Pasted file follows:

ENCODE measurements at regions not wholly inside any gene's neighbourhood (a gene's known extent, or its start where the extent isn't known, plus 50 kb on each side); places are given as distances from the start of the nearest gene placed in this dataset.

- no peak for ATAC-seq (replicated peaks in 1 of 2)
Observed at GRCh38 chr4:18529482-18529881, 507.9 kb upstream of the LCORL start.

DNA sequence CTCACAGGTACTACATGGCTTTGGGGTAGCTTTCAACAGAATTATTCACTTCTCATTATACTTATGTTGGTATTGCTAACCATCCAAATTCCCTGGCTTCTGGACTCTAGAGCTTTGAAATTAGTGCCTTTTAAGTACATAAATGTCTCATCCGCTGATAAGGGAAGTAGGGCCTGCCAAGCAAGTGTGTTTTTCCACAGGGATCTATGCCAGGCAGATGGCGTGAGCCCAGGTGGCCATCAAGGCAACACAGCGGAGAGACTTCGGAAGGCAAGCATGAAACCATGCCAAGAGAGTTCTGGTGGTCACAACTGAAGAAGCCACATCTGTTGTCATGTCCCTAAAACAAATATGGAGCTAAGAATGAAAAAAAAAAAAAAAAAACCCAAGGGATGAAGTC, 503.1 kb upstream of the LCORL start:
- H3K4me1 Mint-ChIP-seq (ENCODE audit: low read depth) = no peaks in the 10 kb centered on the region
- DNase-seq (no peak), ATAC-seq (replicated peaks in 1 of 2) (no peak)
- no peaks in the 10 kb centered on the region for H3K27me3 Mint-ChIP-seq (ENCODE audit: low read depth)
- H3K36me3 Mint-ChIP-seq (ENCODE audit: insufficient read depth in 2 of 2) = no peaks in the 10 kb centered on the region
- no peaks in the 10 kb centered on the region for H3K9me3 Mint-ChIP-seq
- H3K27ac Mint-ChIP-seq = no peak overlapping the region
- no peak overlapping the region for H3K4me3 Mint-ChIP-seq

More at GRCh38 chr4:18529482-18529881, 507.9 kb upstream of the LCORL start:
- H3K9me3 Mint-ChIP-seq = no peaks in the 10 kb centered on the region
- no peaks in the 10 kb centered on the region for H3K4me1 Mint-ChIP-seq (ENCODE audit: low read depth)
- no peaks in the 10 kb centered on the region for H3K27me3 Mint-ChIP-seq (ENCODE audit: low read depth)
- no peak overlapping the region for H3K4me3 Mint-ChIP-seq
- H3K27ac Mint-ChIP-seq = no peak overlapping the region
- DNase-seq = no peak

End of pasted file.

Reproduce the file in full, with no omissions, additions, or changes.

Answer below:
ENCODE measurements at regions not wholly inside any gene's neighbourhood (a gene's known extent, or its start where the extent isn't known, plus 50 kb on each side); places are given as distances from the start of the nearest gene placed in this dataset.

- no peak for ATAC-seq (replicated peaks in 1 of 2)
Observed at GRCh38 chr4:18529482-18529881, 507.9 kb upstream of the LCORL start.

DNA sequence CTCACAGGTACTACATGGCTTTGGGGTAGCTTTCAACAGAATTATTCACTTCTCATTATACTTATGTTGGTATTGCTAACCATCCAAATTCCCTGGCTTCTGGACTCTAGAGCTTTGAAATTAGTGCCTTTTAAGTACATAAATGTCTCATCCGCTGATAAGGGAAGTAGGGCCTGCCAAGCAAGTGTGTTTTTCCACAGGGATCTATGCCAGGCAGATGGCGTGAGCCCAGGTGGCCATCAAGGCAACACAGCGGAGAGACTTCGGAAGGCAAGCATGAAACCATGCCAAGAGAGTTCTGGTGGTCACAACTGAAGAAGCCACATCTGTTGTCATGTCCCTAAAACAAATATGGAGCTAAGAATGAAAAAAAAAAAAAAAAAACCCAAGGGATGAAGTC, 503.1 kb upstream of the LCORL start:
- H3K4me1 Mint-ChIP-seq (ENCODE audit: low read depth) = no peaks in the 10 kb centered on the region
- DNase-seq (no peak), ATAC-seq (replicated peaks in 1 of 2) (no peak)
- no peaks in the 10 kb centered on the region for H3K27me3 Mint-ChIP-seq (ENCODE audit: low read depth)
- H3K36me3 Mint-ChIP-seq (ENCODE audit: insufficient read depth in 2 of 2) = no peaks in the 10 kb centered on the region
- no peaks in the 10 kb centered on the region for H3K9me3 Mint-ChIP-seq
- H3K27ac Mint-ChIP-seq = no peak overlapping the region
- no peak overlapping the region for H3K4me3 Mint-ChIP-seq

More at GRCh38 chr4:18529482-18529881, 507.9 kb upstream of the LCORL start:
- H3K9me3 Mint-ChIP-seq = no peaks in the 10 kb centered on the region
- no peaks in the 10 kb centered on the region for H3K4me1 Mint-ChIP-seq (ENCODE audit: low read depth)
- no peaks in the 10 kb centered on the region for H3K27me3 Mint-ChIP-seq (ENCODE audit: low read depth)
- no peak overlapping the region for H3K4me3 Mint-ChIP-seq
- H3K27ac Mint-ChIP-seq = no peak overlapping the region
- DNase-seq = no peak